Texas’s two senators — Ted Cruz and John Cornyn — have similar positions on gun legislation. Both have received “A+” ratings from the National Rifle Association’s political arm. Both have opposed efforts to tighten restrictions on firearms, including the banning of assault rifles and the limiting of high-capacity magazine sales.
Cornyn, 70, the state’s senior senator, had been scheduled to speak at Friday’s NRA annual meeting in Houston. He pulled out ahead of the shooting for personal reasons requiring him to be in Washington, a spokesperson said.
Cruz, 51, went ahead with plans to speak at the event Friday. In his remarks, he called the Uvalde shooting “the ultimate nightmare for every parent” and accused Democrats of seeking to use the massacre as a pretext to “disarm Americans.”
“Ultimately, as we all know, what stops armed bad guys is armed good guys,” he said.
Cruz also hailed the “Border Patrol tactical unit who finally killed the Uvalde monster” — but did not address the questions at the heart of the authorities’ shooting response, including the fact that armed officers waited outside the classrooms for more than 50 minutes while the shooter was still inside.
One day earlier, Senate Minority Leader Mitch McConnell (R-Ky.) had tapped Cornyn to negotiate with Democrats on possible but not probable gun legislation, deputizing the former member of Senate GOP leadership.
“Maybe this will provide some impetus” for compromise, Cornyn told reporters at the Capitol on Thursday. “This is horrible. Hard to imagine anything that could be worse than parents worrying about the safety of their kids going to school.”
Cruz, meanwhile, was making international headlines for storming away from a British journalist after being asked why mass shootings take place “only in America.” The exchange took place as Cruz was attending a vigil in Texas for the 19 children and two adults killed in the massacre.
Pressed on restrictions on guns, Cruz said this week: “That doesn’t work. It’s not effective. It doesn’t prevent crime.”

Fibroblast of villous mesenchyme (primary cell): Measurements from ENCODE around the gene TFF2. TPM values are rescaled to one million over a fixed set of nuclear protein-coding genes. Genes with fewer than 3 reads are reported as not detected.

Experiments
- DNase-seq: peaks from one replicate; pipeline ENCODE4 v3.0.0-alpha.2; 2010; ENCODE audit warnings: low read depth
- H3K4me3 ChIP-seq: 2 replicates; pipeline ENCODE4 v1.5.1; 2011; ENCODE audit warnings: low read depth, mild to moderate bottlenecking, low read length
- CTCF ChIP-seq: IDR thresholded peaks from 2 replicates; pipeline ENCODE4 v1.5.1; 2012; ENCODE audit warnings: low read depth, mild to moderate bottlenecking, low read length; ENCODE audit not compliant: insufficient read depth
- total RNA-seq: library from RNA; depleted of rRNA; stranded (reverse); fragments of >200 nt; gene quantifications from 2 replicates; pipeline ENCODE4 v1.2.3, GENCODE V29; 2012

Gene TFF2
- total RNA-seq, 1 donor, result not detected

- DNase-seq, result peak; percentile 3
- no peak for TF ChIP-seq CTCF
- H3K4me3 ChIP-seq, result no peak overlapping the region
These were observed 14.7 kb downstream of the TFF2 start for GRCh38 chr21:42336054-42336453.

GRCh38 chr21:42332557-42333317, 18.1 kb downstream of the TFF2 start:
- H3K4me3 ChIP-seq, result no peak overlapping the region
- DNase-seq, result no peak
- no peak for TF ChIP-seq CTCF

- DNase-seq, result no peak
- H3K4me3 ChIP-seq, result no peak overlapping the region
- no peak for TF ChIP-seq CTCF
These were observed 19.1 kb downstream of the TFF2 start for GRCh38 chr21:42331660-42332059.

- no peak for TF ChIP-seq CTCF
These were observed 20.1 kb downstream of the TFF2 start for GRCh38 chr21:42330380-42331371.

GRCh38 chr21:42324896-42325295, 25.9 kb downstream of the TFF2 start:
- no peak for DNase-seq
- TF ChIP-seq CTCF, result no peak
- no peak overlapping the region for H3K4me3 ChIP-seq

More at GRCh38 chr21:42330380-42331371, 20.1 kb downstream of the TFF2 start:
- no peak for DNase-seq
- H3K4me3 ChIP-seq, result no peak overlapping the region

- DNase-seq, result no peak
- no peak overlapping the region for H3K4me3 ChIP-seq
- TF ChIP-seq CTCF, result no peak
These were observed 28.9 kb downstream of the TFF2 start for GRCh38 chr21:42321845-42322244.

After mass shootings in previous years, both Cruz and Cornyn have issued statements that have almost always omitted the mention of guns. But Cornyn — a former Texas attorney general and state Supreme Court justice who has long courted and enjoyed strong support from gun rights organizations — has in the past been open to working across the aisle on certain gun-related legislation.
Cornyn is the lead author of the bill that the NRA considers to be one of its most important congressional priorities — the Constitutional Concealed Carry Reciprocity Act, which would allow gun owners who are permitted to carry a concealed weapon in their own state to do so in any other state, as well.
While gun-rights supporters say the bill is necessary to safeguard gun owners from a patchwork of varying state laws, supporters of gun control argue that the bill would effectively gut state laws restricting concealed carry.
Still, Cornyn has been a frequent and willing interlocutor for Democrats on potential gun compromises. He was, in fact, the architect of the only remotely significant gun-related legislation to emerge from the Senate in the past decade, 2018′s Fix NICS Act.